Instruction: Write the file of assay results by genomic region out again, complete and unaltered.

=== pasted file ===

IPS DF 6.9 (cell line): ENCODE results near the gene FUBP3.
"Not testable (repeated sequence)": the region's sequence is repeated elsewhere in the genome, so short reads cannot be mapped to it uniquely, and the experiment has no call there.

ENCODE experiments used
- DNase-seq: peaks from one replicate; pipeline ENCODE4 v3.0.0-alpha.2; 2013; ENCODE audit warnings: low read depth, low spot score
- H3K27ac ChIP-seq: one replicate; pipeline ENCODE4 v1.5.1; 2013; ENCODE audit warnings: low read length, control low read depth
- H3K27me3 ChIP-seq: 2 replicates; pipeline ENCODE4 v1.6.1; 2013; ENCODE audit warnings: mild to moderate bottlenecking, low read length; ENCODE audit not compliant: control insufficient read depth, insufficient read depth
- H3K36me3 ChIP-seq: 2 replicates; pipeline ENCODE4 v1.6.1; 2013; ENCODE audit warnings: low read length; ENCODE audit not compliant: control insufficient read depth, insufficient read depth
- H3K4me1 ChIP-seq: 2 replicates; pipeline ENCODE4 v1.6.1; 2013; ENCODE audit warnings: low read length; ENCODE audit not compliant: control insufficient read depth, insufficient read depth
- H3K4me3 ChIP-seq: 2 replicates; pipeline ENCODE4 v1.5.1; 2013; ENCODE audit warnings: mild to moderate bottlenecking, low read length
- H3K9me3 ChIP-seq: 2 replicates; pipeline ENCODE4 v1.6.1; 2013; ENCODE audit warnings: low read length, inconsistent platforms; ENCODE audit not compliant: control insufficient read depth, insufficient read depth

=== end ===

IPS DF 6.9 (cell line): ENCODE results near the gene FUBP3.
"Not testable (repeated sequence)": the region's sequence is repeated elsewhere in the genome, so short reads cannot be mapped to it uniquely, and the experiment has no call there.

ENCODE experiments used
- DNase-seq: peaks from one replicate; pipeline ENCODE4 v3.0.0-alpha.2; 2013; ENCODE audit warnings: low read depth, low spot score
- H3K27ac ChIP-seq: one replicate; pipeline ENCODE4 v1.5.1; 2013; ENCODE audit warnings: low read length, control low read depth
- H3K27me3 ChIP-seq: 2 replicates; pipeline ENCODE4 v1.6.1; 2013; ENCODE audit warnings: mild to moderate bottlenecking, low read length; ENCODE audit not compliant: control insufficient read depth, insufficient read depth
- H3K36me3 ChIP-seq: 2 replicates; pipeline ENCODE4 v1.6.1; 2013; ENCODE audit warnings: low read length; ENCODE audit not compliant: control insufficient read depth, insufficient read depth
- H3K4me1 ChIP-seq: 2 replicates; pipeline ENCODE4 v1.6.1; 2013; ENCODE audit warnings: low read length; ENCODE audit not compliant: control insufficient read depth, insufficient read depth
- H3K4me3 ChIP-seq: 2 replicates; pipeline ENCODE4 v1.5.1; 2013; ENCODE audit warnings: mild to moderate bottlenecking, low read length
- H3K9me3 ChIP-seq: 2 replicates; pipeline ENCODE4 v1.6.1; 2013; ENCODE audit warnings: low read length, inconsistent platforms; ENCODE audit not compliant: control insufficient read depth, insufficient read depth